Phil Busey Agronomy
Consulting Inc.


 

Publications list

Neel, P. L., E. O. Burt, P. Busey, and G. H. Snyder. 1978. Sod production in shallow beds of waste materials. J. Amer. Soc. Hort. Sci. 103:549-553.

Abstract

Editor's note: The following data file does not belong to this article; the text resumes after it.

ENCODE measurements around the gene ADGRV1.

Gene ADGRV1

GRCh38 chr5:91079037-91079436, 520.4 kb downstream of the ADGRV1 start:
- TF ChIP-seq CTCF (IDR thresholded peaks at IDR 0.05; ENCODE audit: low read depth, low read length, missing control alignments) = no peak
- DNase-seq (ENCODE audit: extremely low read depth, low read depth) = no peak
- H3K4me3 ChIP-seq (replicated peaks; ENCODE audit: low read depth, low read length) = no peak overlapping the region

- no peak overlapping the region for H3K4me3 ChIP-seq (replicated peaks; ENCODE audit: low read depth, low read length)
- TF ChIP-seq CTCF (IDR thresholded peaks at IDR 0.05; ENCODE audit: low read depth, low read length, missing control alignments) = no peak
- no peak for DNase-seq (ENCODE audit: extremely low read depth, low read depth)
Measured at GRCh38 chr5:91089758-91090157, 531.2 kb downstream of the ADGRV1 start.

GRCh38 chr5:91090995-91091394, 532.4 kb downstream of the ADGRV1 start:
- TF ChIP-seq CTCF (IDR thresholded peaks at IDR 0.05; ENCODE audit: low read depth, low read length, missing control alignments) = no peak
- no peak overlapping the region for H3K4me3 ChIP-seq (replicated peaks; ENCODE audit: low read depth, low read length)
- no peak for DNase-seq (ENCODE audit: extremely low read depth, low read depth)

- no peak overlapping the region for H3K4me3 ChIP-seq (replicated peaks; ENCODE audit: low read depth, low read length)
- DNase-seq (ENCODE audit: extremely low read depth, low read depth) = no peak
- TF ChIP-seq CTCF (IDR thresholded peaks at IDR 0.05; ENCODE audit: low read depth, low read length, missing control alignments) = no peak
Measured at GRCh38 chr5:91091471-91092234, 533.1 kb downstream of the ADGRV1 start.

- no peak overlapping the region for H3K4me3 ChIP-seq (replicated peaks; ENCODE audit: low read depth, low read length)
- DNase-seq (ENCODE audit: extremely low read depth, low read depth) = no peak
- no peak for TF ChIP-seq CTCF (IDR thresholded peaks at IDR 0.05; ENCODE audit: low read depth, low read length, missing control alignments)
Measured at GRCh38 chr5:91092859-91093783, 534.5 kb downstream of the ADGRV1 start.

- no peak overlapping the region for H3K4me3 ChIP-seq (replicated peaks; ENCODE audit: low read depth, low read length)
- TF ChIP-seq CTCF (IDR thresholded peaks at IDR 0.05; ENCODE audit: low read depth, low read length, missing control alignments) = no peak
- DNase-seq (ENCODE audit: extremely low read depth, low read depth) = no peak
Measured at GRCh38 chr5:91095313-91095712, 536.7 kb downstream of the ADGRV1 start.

Sprigs of 'Tifgreen' bermudagrass (Cynodon dactylon L.) and seeds of 'Argentine' bahiagrass (Paspalum notatum Fluegge) were planted in 10 different media consisting of combinations of 5 waste products spread 10 cm deep on black polyethylene plastic sheets. Experiments were conducted in 1976 and 1977 utilizing the following media components: Composted heat-treated sewage sludge (SS); composted sugarcane processing byproducts (SB); composted municipal wood chips (WC); sandy muck soil (SM); and water treatment sludge (WS). In 51 days the bahiagrass had formed sod which was comparable in tear strength to commercially available sod. Excellent rooting of the experimental sod occurred in 7 days; commercially cut sod had rooted much less as determined by root weights and the force required to uproot the sod. Bermudagrass sprigs did not develop sufficient coverage in 51 days to yield acceptable sod but did so by 65 days. The sod also rooted more quickly than commercial bermudagrass sod. Both grasses rooted better than commercial sod because root apical meristems were not cut off during harvesting. The media which resulted in the best and worst combinations of evaluations were different for each grass species. Excellent quality bahiagrass sod was produced in media containing SS, and the least acceptable in WS+SS and WS+SB media. A system now exists to make use of a number of urban waste products for sod production, while at the same time shortening production time.